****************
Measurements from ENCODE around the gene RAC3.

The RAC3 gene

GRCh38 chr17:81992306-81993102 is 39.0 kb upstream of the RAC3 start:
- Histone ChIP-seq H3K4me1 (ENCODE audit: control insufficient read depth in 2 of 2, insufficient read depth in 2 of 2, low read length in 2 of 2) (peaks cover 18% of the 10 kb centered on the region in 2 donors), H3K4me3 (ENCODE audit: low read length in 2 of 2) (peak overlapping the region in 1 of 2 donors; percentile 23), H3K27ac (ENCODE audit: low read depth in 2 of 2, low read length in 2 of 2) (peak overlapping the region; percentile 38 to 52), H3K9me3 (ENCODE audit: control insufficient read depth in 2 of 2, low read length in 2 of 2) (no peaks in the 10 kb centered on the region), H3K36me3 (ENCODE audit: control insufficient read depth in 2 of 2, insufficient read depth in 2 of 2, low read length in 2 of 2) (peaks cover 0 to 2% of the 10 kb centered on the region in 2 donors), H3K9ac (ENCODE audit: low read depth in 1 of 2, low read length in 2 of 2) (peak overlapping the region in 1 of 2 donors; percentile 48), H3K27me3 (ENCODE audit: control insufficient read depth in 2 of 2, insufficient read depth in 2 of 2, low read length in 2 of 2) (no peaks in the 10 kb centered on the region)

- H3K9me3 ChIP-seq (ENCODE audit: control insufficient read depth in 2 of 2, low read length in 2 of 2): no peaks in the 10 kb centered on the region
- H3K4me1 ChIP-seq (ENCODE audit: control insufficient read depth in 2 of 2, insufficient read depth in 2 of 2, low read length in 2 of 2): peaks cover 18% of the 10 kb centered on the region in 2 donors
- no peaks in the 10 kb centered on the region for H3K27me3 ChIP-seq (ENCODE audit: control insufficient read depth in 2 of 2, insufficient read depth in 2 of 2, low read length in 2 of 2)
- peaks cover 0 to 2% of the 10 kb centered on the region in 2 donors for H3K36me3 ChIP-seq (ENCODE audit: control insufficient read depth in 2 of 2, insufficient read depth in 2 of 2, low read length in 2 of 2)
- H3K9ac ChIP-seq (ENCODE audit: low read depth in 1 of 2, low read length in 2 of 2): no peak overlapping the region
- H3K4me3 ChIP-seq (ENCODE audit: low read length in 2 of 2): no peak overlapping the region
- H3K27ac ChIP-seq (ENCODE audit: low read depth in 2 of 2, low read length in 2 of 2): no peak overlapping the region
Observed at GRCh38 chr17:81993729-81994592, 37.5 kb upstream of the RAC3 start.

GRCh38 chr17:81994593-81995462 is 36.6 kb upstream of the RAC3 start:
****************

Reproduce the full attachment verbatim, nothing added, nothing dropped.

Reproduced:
Measurements from ENCODE around the gene RAC3.

The RAC3 gene

GRCh38 chr17:81992306-81993102 is 39.0 kb upstream of the RAC3 start:
- Histone ChIP-seq H3K4me1 (ENCODE audit: control insufficient read depth in 2 of 2, insufficient read depth in 2 of 2, low read length in 2 of 2) (peaks cover 18% of the 10 kb centered on the region in 2 donors), H3K4me3 (ENCODE audit: low read length in 2 of 2) (peak overlapping the region in 1 of 2 donors; percentile 23), H3K27ac (ENCODE audit: low read depth in 2 of 2, low read length in 2 of 2) (peak overlapping the region; percentile 38 to 52), H3K9me3 (ENCODE audit: control insufficient read depth in 2 of 2, low read length in 2 of 2) (no peaks in the 10 kb centered on the region), H3K36me3 (ENCODE audit: control insufficient read depth in 2 of 2, insufficient read depth in 2 of 2, low read length in 2 of 2) (peaks cover 0 to 2% of the 10 kb centered on the region in 2 donors), H3K9ac (ENCODE audit: low read depth in 1 of 2, low read length in 2 of 2) (peak overlapping the region in 1 of 2 donors; percentile 48), H3K27me3 (ENCODE audit: control insufficient read depth in 2 of 2, insufficient read depth in 2 of 2, low read length in 2 of 2) (no peaks in the 10 kb centered on the region)

- H3K9me3 ChIP-seq (ENCODE audit: control insufficient read depth in 2 of 2, low read length in 2 of 2): no peaks in the 10 kb centered on the region
- H3K4me1 ChIP-seq (ENCODE audit: control insufficient read depth in 2 of 2, insufficient read depth in 2 of 2, low read length in 2 of 2): peaks cover 18% of the 10 kb centered on the region in 2 donors
- no peaks in the 10 kb centered on the region for H3K27me3 ChIP-seq (ENCODE audit: control insufficient read depth in 2 of 2, insufficient read depth in 2 of 2, low read length in 2 of 2)
- peaks cover 0 to 2% of the 10 kb centered on the region in 2 donors for H3K36me3 ChIP-seq (ENCODE audit: control insufficient read depth in 2 of 2, insufficient read depth in 2 of 2, low read length in 2 of 2)
- H3K9ac ChIP-seq (ENCODE audit: low read depth in 1 of 2, low read length in 2 of 2): no peak overlapping the region
- H3K4me3 ChIP-seq (ENCODE audit: low read length in 2 of 2): no peak overlapping the region
- H3K27ac ChIP-seq (ENCODE audit: low read depth in 2 of 2, low read length in 2 of 2): no peak overlapping the region
Observed at GRCh38 chr17:81993729-81994592, 37.5 kb upstream of the RAC3 start.

GRCh38 chr17:81994593-81995462 is 36.6 kb upstream of the RAC3 start: